Whatever the truth, Phoenix's death has served as a reminder that there is still a dark side to Hollywood. While movie executives may boast of their ultra-healthy, Perrier-quaffing, iron-pumping lifestyles, old drug habits die hard, and hypocrisy is immortal. 'There are still plenty of illegal substances around Hollywood. You just have to know where to find them,' said one film-maker.

River Phoenix's sudden death has also drawn attention to an alarming change in buying patterns of those who haunt LA clubland. Narcotics detectives say other drugs are joining cocaine as fashionable choices, especially heroin, methamphetamine, and GHB - a coma- inducing designer drug that has yet to be listed as a controlled drug in the US.

The Drug Enforcement Administration says there is a reason for the sharp increase in the use of heroin, especially among the white middle-class young. While their elders remember the toll exacted by the drug when it swept through the music industry 25 years ago, Phoenix's fans, in their early twenties or younger, know little about it. Street heroin is also much purer than it used to be, allowing users to snort it, rather than using a syringe.

Nor is a needle necessary to get high on methamphetamine, a drug which the DEA says is 'dramatically increasing' on the West Coast. 'It used to be a blue-collar drug manufactured by Hell's Angels and used by white trash. But it is increasingly getting into the middle classes. In some areas it is even taking over from cocaine,' said a DEA spokesman. Scores of makeshift amphetamine labs have been found throughout California, mostly Mexican-run rural operations. It is easy to make and produces immense profits - an estimated dollars 45,000 for every 24-hour batch.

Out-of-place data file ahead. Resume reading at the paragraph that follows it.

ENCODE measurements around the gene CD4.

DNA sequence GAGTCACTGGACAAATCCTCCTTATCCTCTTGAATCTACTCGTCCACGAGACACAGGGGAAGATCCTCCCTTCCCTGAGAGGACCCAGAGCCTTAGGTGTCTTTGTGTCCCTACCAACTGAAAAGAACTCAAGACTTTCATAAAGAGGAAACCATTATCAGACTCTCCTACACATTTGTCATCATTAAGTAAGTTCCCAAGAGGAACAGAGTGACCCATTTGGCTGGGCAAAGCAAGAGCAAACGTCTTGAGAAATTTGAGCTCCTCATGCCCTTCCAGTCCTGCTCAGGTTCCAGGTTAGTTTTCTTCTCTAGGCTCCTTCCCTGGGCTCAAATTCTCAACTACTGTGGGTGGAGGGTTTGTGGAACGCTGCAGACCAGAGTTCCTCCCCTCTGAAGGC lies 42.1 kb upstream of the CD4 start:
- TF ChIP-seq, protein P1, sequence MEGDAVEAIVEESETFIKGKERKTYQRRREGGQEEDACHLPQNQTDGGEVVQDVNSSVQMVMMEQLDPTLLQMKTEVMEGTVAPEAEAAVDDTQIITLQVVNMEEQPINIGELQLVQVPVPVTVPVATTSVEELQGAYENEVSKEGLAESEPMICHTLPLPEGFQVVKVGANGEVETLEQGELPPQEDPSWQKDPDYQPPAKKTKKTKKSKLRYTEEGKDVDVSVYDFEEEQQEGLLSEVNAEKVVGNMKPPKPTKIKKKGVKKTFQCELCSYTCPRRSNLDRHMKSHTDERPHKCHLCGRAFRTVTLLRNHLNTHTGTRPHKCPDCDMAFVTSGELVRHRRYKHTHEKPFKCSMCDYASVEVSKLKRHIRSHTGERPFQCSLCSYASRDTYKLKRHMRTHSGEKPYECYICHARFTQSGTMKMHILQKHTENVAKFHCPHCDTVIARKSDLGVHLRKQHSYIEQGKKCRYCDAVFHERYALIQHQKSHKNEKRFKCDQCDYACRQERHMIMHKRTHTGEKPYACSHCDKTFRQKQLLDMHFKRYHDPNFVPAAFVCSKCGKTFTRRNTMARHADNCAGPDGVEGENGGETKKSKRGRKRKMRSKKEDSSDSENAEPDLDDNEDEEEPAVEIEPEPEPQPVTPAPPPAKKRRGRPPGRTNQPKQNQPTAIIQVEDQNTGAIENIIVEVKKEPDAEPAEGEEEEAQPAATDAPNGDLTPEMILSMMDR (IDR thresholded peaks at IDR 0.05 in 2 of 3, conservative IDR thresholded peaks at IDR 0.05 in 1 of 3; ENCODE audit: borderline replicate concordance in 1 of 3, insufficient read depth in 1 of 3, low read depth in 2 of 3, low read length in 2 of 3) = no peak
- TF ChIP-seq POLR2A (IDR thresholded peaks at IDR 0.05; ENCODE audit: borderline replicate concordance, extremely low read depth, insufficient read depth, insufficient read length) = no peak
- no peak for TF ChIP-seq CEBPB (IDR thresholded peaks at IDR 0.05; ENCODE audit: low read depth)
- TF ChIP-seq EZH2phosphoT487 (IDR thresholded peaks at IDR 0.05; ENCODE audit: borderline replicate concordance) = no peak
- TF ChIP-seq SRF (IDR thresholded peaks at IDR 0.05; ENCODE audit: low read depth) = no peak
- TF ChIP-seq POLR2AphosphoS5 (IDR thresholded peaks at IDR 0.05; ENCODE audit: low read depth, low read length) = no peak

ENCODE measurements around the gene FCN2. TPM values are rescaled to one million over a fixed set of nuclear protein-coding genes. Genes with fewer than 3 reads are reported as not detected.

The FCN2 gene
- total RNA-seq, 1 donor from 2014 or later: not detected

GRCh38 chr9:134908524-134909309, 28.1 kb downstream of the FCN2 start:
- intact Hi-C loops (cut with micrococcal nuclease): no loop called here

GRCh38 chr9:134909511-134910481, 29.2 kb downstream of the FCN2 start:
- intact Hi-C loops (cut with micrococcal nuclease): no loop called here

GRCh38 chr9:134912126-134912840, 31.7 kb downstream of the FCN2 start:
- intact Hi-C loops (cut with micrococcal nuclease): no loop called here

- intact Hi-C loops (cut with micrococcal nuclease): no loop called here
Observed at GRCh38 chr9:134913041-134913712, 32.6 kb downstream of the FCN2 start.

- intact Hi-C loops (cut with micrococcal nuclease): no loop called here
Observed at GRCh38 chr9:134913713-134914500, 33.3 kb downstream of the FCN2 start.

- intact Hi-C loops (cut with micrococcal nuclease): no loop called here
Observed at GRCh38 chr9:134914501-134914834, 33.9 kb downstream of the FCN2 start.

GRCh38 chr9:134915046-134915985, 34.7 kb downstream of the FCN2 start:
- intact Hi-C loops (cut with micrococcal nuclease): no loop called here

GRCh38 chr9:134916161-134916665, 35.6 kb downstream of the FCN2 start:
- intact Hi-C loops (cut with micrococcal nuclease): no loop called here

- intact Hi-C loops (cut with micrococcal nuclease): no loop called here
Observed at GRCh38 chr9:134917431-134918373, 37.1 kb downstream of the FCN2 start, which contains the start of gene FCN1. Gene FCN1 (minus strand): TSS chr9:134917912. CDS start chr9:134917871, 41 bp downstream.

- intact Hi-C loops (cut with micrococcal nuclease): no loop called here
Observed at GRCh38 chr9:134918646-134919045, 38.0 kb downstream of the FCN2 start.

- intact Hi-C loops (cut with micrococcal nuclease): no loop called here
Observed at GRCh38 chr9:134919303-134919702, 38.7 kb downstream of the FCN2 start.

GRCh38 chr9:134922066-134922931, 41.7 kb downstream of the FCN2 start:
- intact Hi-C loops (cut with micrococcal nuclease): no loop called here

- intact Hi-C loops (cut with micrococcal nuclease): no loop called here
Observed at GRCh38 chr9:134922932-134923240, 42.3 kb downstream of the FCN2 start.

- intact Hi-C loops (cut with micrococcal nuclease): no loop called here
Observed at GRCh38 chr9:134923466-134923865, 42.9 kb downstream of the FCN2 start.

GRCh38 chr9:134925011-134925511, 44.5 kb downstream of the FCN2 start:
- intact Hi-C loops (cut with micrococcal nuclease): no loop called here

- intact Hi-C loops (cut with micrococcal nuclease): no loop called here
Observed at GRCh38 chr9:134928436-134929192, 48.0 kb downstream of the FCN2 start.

Traffickers of heroin (frequently Colombian cocaine cartels) and methamphetamine face the prospect of at least 10 years in prison if they are caught. This is not the case with GHB - a steroid otherwise known as gamma hydroxybutyric acid or, by those who speak in awed tones of its effects, 'grievous bodily harm'. Its use is classed only as a misdemeanour, likely only to result in probation - despite the fact that it can lead to seizures or even a coma.

Whatever killed River Phoenix does not matter to the scores of fans who last week gathered at a makeshift shrine on the spot where their idol collapsed. For them, his death - like that of James Dean in 1955 - has added to his mystique.

'My friends and I were all fans of his,' said Didi Murray, a 17-year-old high school student, as she stared unhappily down at the pile of flowers outside the Viper Room's front door. 'It was just so sad. When this sort of thing happens it makes you think: anyone could die in this way.' And she's right. Anyone could - especially in the secret world of Hollywood's fashionable young celebrities, who are driven by boredom or the pressures of success to start playing with narcotics.

Leader, page 22

Real Life, page 25

(Photograph omitted)